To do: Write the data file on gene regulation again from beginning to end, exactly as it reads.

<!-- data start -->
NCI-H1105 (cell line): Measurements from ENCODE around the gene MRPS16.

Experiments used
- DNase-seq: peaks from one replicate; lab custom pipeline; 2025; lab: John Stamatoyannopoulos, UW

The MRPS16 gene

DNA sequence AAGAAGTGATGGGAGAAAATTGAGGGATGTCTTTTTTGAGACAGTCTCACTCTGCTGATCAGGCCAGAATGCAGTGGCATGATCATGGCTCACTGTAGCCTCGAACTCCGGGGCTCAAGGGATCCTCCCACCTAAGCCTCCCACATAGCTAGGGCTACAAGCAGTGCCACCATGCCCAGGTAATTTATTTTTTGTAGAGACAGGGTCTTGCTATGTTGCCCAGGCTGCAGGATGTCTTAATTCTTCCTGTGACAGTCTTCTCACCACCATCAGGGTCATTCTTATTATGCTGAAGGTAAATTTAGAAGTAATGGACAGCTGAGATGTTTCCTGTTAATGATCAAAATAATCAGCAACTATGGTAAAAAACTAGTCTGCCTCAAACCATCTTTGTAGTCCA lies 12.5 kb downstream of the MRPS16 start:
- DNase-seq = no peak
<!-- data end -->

NCI-H1105 (cell line): Measurements from ENCODE around the gene MRPS16.

Experiments used
- DNase-seq: peaks from one replicate; lab custom pipeline; 2025; lab: John Stamatoyannopoulos, UW

The MRPS16 gene

DNA sequence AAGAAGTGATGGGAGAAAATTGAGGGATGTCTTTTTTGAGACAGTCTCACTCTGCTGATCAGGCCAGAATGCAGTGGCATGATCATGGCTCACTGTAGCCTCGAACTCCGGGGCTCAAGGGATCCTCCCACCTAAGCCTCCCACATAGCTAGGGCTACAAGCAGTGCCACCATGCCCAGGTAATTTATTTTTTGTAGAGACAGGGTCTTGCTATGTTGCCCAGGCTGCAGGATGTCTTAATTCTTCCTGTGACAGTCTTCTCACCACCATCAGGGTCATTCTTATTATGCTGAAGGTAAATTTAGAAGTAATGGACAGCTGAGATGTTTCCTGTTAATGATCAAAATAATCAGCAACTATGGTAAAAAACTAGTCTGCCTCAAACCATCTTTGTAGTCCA lies 12.5 kb downstream of the MRPS16 start:
- DNase-seq = no peak